Provided by: yorick-cubeview_2.2-2_all bug


       cubeview - view 3D FITS files


       cubeview [--pixel[=0/1]] [--stand-alone[=0/1]] [--ui=ui] [file]
       or yorick -i cubeview.i [options] [file]
       or from within yorick(1): cubeview,options or cv_gtk[,options].


       Cubeview  is a 3D data viewer specialized in spectro-imaging, implemented using the Yorick
       interpreted language (see yorick(1)). A 3D data  cube  in  the  sense  of  cubeview  is  a
       three-dimensional array of numbers, usually stored in a FITS file.

       Cubeview  can  function either as a stand-alone viewer for viewing 3D FITS files (in which
       case you don't need to know much about Yorick to use it) or as a Yorick package, in  which
       case  it  is  possible  to  view  Yorick  arrays  directly. Cubeview can be customized and
       enhanced through "hooks" which can automatically perform custom actions while the cube  is
       being  viewed.  For instance, it is possible to overplot some complex contour map over the
       slice view each time it is refreshed. For more details about the cubeview API  in  Yorick,
       read  cubeview.i. When cubeview is launched from a terminal window, it is possible to type
       Yorick commands in that window almost at any time. In the following, this manpage  assumes
       the reader is not a regular Yorick user.

       Since  Cubeview  is specialized in spectro-imaging, it assumes the first two dimensions of
       the cube are of spatial nature while the third is spectral. Cubeview is able to  correclty
       interpret  the FITS headers of data produced with the decommissioned BEAR instrument which
       used to be operated at CFHT and SINFONI currently operated at ESO VLT. Other data  may  be
       interpreted if they follow the same conventions. If the FITS header cannot be interpreted,
       the axes in the plots cannot be trusted, but you can still explore the 3D cube.

       Cubeview uses three windows: a toolbox, a slice image window and a spectrum  plot  window.
       The  toolbox  allows  one  to  open  a new FITS file, save the currently selected sub-cube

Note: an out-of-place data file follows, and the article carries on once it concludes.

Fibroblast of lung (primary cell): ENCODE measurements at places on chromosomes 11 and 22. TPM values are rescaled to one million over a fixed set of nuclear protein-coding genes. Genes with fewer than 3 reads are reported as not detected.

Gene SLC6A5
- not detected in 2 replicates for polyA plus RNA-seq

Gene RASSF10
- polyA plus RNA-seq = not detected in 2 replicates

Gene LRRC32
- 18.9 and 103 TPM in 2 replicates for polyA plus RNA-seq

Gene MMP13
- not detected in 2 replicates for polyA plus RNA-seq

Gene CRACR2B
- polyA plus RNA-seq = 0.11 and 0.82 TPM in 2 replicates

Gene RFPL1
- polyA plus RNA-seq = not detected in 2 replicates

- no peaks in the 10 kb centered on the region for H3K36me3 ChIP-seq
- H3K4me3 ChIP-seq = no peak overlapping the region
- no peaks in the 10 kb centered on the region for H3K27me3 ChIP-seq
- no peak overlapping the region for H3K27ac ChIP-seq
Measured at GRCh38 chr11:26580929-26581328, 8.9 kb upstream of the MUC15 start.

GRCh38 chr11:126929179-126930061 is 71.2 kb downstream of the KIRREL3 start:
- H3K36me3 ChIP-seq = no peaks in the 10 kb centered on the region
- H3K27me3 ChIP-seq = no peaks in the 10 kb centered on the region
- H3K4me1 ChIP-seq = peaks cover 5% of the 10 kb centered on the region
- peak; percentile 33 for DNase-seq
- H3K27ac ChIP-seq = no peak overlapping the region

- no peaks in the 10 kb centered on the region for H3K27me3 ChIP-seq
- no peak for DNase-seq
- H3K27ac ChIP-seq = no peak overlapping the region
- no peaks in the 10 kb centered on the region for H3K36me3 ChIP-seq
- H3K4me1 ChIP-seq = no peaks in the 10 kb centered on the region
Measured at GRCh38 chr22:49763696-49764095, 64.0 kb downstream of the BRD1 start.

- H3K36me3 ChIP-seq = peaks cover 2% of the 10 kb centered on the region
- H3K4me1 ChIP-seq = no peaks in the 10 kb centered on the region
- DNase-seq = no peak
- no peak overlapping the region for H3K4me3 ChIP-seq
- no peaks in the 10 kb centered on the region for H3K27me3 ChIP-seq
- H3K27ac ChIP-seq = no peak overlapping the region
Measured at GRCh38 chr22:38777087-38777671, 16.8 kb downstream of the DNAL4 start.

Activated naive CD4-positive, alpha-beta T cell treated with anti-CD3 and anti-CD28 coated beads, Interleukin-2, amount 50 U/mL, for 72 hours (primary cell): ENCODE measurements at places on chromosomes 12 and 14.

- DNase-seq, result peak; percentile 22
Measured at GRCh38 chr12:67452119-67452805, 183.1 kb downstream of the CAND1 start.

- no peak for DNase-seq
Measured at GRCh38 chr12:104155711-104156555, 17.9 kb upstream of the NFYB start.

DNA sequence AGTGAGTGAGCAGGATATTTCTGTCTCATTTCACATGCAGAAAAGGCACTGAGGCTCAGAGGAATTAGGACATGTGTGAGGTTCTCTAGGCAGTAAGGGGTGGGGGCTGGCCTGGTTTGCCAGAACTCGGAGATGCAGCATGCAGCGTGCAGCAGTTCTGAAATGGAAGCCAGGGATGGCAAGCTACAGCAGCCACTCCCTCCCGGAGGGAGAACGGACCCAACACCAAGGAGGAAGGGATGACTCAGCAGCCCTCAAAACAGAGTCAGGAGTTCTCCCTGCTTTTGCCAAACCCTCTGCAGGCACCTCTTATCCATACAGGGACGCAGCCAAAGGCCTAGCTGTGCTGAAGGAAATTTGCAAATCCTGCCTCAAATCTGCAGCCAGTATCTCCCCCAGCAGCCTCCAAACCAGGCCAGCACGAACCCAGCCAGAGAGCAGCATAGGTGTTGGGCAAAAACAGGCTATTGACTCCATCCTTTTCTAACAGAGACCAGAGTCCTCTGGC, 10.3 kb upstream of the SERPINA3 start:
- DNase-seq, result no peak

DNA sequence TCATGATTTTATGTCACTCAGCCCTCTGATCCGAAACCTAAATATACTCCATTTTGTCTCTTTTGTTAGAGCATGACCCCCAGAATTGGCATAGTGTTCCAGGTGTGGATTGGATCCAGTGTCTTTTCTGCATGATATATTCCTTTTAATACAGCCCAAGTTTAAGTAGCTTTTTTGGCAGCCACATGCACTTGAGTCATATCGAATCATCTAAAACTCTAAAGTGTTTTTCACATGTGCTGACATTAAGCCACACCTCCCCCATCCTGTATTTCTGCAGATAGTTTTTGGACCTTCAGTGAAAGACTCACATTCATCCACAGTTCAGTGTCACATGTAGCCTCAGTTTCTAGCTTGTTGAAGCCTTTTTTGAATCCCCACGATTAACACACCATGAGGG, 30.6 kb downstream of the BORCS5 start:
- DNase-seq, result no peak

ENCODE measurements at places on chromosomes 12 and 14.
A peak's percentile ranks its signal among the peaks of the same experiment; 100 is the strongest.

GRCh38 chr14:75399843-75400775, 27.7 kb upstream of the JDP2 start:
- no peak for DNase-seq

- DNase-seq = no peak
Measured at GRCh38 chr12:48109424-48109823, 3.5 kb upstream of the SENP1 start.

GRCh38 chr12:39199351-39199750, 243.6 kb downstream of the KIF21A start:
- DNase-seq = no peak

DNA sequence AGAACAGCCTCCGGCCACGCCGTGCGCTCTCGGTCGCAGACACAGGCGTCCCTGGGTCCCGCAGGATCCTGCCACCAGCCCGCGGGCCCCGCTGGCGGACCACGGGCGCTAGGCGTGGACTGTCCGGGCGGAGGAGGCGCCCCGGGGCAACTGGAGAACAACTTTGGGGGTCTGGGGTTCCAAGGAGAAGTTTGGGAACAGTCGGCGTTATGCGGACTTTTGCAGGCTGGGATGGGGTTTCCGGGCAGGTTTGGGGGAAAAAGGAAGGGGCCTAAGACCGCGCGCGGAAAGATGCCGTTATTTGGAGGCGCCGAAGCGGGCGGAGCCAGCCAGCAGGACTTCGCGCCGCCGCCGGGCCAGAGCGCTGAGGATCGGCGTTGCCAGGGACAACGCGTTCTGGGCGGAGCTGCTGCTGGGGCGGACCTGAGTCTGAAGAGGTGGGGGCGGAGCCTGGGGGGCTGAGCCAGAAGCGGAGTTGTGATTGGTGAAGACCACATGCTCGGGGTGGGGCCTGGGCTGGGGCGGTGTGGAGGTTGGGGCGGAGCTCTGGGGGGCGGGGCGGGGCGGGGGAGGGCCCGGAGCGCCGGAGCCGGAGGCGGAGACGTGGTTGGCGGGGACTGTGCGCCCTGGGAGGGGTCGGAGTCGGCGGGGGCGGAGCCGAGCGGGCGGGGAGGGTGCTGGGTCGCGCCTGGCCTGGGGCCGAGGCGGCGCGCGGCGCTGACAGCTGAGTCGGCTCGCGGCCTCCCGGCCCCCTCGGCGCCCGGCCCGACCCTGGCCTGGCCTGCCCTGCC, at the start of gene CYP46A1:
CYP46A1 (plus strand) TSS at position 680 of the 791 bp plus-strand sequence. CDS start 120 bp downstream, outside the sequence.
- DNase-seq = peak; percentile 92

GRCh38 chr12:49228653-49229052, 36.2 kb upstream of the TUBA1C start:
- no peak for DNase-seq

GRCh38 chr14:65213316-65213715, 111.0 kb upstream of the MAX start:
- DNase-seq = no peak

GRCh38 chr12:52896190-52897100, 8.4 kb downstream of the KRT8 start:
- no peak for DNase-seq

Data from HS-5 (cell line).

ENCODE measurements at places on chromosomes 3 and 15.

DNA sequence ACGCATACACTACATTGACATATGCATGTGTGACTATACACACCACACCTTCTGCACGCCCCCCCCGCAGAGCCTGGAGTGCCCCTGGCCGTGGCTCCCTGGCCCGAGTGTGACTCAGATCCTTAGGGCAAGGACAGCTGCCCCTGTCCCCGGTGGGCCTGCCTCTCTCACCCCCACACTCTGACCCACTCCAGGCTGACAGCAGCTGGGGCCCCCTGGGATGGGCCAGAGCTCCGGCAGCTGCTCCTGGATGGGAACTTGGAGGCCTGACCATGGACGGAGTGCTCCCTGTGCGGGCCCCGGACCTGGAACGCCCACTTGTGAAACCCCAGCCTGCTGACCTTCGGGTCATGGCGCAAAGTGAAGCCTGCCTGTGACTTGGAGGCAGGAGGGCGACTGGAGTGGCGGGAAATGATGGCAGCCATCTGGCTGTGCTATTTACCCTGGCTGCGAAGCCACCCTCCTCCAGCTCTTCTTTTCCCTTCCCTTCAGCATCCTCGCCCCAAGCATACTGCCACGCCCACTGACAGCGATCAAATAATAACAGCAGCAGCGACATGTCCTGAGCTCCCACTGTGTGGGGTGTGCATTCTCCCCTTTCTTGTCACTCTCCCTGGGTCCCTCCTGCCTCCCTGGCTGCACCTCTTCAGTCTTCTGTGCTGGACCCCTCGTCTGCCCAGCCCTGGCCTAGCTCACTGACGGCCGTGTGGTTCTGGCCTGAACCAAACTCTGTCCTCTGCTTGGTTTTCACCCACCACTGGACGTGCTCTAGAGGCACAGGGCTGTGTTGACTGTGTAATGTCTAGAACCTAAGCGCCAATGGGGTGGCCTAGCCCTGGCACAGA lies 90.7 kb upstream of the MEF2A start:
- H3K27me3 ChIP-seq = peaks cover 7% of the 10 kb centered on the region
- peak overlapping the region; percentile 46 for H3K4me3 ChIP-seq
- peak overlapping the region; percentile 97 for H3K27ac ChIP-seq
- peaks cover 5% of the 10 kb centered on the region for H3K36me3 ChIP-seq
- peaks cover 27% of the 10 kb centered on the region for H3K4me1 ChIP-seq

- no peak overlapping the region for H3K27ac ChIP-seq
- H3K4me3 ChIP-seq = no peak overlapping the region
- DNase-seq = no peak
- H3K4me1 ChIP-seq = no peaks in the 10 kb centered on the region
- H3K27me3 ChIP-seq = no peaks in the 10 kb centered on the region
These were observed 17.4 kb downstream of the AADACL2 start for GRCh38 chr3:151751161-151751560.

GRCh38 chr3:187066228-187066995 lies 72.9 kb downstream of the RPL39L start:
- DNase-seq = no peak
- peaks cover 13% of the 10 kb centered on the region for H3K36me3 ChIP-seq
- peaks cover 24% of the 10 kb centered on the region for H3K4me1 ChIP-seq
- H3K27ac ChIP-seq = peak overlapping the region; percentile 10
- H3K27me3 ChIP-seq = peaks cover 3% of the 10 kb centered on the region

(determined both by the spectrum and slice being viewed), set various display  parameters,
       and perform various actions, most notably selecting a new spectrum or a new slice. If file
       is set in the calling sequence, then all three windows open at once, else only the toolbox
       appears at first, allowing the user to select a file to read.


       The Main page in the toolbox offers reasonably self-explanatory buttons to perform various
       actions. To select a new slice, click on Slice in the Select frame, then  drag  the  mouse
       pointer  over the region of interest in the spectrum window. Conversely, a new sepctrum is
       selected by first clicking Spectrum and then using the mouse in the slice window. How  you
       use  the  mouse  for  selecting  a  spectrum  depends on the Aperture type selected in the
       Spectrum property page:

           left button: click to select new center; right button: drag from  new  center  to  new

           left  button:  click  to  select new center; right button: drag from new center to new

           drag from one corner to the opposite.


       The Spectrum property page allows one to select the  Aperture  type  mentioned  above.  In
       addition,  if the FITS header has been interpreted correctly, it is possible to switch the
       spectral axis between Wavelength, Frequency, Channels (raw indices in the cube,  the  only
       meaningful  value  if the header was not interpreted correctly) and Velocity relative to a
       Reference wavelength which can also be set on this page. Smoothing FWHM  controls  whether
       the   displayed   spectrum   should   be   Gaussian-smoothed   to  increase  the  apparent


       The slice can be displayed in two modes. The most usual one  (named  Normal  (palette)  in
       Cubeview)  is  palette-based.  The  corresponding  Color palette can be selected among the
       standard Yorick  ones.  Alternatively,  Cubeview  can  produce  three-color  images  using
       virtual,  overlapping  red, green and blue filters. The slice can then be displayed either
       at 8 or 24 bit color-depth. 24 bit color depth is usually better, but 8 bit is  useful  to
       save  to some image formats, which you can do from the Yorick command line. Smoothing FWHM
       and Oversampling control two means of smoothing the displayed image for eye candy.


           Control whether the slice window axes are in pixels (true) or in world coordinates  as
           indicated  by  the  CDELT,  CRPIX  and  CRVAL  FITS  cards.  --pixel  is equivalent to
           --pixel=true. The default is true.

           Control whether closing the toolbox window exits Yorick. --stand-alone  is  equivalent
           to  --stand-alone=true. This is the default for he first form of invocation. If set to
           false, it is necessary to type "quit" at the Yorick  prompt  to  completely  quit  the

           Control  the  look-and-feel  of the toolbox. The default toolbox uses the GTK toolkit,
           and requires several software components in addition  to  Yorick  (python,  pygtk  and
           libglade).  An alternative toolbox coded entirely in Yorick is also available. It uses
           the "TWS" package to draw buttons and other widgets. It is uglier, but more  portable,
           than  the  GTK-based  toolbox.  Finally, it is possible to completely control cubeview
           from the Yorick prompt, in "text" mode. Type "cv_library"  for  a  list  of  available


       yorick(1), cubeview.i


       Thibaut Paumard <>

                                            2008-01-03                                CUBEVIEW(1)